THE SERAPH AND THE DOVE.

A Seraph strayed to earth from upper spheres,

Impelled by inward motion, vague yet strong:

He knew not wherefore he must leave the throng

Of kindred hierarchs for a world of tears:

But, mailed in proof divine, he felt no fears,

Obedient to an impulse clear of wrong:

And so he ceased awhile his heavenly song,

To measure his immortal life by years.

His arched brow uprose, a throne of light,

Where ordered thought a rule superior held;

Within his eyes celestial splendors dwell'd,

Ready to glow and bless with subject might,

When he should find why God had sent him here,

Shot like a star from out his native sphere.

He was alone; he stood apart from men:

His simple nature could not solve their ways;

For he had lived a life of love and praise,

And they forgot that God their Source had been.

So mused he on the visions of his mind,

Which, wondrous fair, recalled his home above:

He wist not why he was to space confin'd,

But waited, trusting in Omnific love.

Then lo! came fluttering to his arms a Dove,

Which for her foot had never yet found rest:

The Seraph folded her within his breast,

And as he felt the brooding warmth, he conscious, smiled and said, "Yes,

Father! Heaven can only be where kindred spirits wed!"

["My Dove" was one of my father's names for my mother; he found her a seal with a dove upon it. She several times referred to this title with joy, in talks with me.]

As his life has literally been so pure from the smallest taint of earthliness, it can only be because he is a Seer, that he knows of crime. Not Julian's little (no, great) angel heart and life are freer from any intention or act of wrong than his. And this is best proof to me of the absurdity of the prevalent idea that it is necessary to go through the fiery ordeal of sin to become wise and good. I think such an idea is blasphemy and the unpardonable sin. It is really abjuring God's voice within. We have not received, as we ought to have done, the last Saturday's number of "The Literary World." I have a great curiosity to read about "Mr. Noble Melancholy." Poor aunty! [Her aunt Pickman.] I really do not believe Shakespeare will be injured by being spoken of in the same paper with Mr. Hawthorne. But no comparison is made between them, though there is no reason why one great man may not be compared to another. There is no absolute difference in created souls, after all; and the intuitions of genius are identical, necessarily; for what is an intuition of genius but God's truth, revealed to a soul in high communion? I suppose it is not impossible for another Shakespeare to culminate. Even I-little bit of a tot of I-have sometimes recognized my own thought in Shakespeare. But do not tell aunt Pickman of this. Not believing in an absolute source of thought, she would pronounce me either irrecoverably insane or infinitely self-conceited.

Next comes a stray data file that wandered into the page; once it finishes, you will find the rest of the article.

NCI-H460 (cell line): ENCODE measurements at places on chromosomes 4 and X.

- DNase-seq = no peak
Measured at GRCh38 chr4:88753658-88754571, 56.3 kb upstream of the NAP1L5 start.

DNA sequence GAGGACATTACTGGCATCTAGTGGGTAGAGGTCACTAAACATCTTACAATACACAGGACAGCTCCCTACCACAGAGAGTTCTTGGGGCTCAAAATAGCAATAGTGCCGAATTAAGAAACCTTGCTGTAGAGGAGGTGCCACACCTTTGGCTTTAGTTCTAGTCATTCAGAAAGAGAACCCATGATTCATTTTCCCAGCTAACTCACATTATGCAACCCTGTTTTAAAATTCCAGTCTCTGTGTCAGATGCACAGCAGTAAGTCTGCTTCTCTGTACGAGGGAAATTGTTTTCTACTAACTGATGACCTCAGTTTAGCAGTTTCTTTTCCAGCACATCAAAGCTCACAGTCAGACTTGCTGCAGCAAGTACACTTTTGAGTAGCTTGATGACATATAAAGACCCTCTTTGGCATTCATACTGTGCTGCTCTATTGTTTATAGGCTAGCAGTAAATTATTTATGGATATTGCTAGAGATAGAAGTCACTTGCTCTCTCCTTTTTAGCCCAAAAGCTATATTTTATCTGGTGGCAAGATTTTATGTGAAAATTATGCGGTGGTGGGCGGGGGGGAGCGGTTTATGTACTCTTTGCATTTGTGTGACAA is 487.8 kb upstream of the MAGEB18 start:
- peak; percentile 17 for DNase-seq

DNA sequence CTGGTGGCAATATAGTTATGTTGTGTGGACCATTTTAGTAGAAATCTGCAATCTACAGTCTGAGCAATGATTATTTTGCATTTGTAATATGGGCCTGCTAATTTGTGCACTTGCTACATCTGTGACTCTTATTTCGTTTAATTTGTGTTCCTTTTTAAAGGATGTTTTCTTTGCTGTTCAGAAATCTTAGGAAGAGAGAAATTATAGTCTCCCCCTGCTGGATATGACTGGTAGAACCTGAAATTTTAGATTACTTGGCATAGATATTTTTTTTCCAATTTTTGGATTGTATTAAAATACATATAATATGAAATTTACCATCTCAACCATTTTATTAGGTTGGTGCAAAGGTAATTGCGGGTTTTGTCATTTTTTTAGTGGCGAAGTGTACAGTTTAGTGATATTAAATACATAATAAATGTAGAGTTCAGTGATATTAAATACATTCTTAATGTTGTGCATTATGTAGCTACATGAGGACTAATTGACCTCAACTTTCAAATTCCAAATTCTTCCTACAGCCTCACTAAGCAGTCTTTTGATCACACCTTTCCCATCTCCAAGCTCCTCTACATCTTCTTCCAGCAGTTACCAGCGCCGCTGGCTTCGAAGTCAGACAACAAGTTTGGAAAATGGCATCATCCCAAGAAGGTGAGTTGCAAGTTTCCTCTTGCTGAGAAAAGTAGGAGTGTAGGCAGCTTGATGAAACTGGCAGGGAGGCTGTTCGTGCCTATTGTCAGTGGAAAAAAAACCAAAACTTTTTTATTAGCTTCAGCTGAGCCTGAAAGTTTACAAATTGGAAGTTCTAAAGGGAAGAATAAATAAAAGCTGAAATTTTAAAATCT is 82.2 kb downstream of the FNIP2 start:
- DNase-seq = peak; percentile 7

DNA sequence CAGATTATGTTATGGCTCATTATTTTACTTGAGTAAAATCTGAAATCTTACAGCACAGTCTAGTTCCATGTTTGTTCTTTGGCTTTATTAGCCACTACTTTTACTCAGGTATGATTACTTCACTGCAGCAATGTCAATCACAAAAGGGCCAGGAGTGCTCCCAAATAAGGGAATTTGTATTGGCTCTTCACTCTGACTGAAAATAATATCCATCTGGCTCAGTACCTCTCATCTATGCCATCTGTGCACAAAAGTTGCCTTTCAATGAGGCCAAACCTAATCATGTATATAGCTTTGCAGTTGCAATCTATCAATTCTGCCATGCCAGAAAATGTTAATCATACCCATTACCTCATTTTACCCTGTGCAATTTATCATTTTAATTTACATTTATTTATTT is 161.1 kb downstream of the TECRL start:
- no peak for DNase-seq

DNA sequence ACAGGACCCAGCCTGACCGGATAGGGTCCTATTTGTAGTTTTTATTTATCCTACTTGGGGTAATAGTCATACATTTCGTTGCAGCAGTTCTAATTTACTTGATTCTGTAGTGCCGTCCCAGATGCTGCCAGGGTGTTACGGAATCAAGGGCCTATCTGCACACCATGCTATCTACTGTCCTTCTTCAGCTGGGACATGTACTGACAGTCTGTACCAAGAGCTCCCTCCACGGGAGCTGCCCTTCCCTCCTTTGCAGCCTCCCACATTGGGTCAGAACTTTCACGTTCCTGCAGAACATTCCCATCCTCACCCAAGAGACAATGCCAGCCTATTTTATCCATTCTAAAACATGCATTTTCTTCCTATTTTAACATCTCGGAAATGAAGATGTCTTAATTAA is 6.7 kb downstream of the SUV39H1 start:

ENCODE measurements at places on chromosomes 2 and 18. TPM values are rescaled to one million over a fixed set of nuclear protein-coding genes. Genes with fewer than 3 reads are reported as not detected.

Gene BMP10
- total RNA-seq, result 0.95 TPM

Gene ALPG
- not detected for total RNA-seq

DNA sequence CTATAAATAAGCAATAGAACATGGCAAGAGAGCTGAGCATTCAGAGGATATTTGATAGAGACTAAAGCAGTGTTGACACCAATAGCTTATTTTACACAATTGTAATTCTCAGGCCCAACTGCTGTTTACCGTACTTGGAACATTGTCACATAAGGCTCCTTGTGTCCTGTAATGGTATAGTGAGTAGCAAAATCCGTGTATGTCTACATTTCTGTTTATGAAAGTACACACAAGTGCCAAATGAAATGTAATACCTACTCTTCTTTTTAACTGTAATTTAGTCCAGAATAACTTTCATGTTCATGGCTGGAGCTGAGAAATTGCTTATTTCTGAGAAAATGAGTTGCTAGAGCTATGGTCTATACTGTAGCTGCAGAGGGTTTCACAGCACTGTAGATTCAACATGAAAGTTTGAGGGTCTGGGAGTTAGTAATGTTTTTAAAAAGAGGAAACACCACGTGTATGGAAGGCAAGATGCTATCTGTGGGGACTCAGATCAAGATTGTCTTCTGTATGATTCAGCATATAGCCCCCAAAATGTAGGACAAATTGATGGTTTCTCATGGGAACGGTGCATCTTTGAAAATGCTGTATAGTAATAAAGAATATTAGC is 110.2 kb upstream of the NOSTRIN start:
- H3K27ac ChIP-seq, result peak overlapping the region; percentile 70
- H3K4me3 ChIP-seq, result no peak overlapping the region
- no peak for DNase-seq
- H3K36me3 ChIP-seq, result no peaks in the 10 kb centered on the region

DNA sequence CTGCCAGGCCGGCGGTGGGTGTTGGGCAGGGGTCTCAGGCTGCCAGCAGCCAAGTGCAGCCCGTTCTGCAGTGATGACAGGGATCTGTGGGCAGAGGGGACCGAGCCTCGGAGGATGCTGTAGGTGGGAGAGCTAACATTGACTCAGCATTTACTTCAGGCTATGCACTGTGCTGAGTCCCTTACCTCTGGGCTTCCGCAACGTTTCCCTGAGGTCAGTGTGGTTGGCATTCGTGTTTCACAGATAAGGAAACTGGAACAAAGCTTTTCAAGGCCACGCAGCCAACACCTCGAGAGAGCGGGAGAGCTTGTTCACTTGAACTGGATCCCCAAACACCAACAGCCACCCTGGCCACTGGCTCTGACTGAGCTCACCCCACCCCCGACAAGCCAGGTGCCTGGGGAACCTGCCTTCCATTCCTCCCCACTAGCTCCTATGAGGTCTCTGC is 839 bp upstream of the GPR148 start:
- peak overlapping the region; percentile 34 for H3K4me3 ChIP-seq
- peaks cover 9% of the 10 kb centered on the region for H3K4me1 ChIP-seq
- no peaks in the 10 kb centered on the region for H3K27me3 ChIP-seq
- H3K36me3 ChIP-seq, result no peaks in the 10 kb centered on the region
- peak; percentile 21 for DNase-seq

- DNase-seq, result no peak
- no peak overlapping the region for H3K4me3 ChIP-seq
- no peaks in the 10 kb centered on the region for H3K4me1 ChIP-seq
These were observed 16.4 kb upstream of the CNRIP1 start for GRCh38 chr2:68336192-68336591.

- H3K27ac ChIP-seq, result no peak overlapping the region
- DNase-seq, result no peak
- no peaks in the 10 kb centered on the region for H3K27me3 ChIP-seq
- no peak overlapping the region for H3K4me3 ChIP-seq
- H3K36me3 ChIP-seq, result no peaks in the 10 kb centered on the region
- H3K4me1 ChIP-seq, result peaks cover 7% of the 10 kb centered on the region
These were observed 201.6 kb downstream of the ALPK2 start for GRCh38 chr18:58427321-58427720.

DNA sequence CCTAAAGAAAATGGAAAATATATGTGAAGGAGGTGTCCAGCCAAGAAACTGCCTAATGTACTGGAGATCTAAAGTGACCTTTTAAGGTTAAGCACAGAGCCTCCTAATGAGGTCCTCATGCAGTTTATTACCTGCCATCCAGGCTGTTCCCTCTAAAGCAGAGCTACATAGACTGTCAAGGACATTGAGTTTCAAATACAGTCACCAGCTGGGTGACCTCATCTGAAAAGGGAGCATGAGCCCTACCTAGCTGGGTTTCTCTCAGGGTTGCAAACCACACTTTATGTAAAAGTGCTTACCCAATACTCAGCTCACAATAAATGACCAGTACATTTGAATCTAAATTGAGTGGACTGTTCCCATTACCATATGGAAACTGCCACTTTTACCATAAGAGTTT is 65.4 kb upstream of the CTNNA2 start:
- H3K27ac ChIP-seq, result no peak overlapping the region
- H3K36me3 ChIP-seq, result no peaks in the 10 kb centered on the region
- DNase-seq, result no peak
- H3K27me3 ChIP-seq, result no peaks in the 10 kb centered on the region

Here is John.-No more. SOPHIA.